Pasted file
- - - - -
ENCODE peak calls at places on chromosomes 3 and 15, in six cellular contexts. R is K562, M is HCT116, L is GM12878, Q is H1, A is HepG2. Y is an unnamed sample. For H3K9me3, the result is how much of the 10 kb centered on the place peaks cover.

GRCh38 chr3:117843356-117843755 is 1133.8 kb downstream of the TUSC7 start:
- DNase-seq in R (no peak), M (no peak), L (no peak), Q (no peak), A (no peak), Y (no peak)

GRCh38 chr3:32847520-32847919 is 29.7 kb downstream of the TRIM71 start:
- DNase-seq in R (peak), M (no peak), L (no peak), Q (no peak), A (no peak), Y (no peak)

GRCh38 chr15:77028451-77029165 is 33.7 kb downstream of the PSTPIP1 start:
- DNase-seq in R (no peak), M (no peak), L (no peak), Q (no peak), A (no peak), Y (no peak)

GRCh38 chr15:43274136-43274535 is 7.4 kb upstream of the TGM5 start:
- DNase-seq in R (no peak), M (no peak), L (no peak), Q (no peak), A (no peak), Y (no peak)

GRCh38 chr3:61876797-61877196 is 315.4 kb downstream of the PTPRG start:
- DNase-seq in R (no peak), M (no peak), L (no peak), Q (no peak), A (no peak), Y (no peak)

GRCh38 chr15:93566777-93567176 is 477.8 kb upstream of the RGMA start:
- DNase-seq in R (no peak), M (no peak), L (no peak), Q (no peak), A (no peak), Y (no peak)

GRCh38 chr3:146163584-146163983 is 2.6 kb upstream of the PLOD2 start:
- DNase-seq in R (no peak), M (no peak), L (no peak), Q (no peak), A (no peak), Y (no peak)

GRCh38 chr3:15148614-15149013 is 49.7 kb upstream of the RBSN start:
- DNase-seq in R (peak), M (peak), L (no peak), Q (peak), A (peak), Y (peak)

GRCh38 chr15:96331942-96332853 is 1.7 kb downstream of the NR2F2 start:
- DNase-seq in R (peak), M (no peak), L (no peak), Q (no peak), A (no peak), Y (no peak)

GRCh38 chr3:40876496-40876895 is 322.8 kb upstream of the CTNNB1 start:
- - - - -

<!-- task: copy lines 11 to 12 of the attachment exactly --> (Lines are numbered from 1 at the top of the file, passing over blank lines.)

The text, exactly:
- DNase-seq in R (no peak), M (no peak), L (no peak), Q (no peak), A (no peak), Y (no peak)

GRCh38 chr15:93566777-93567176 is 477.8 kb upstream of the RGMA start: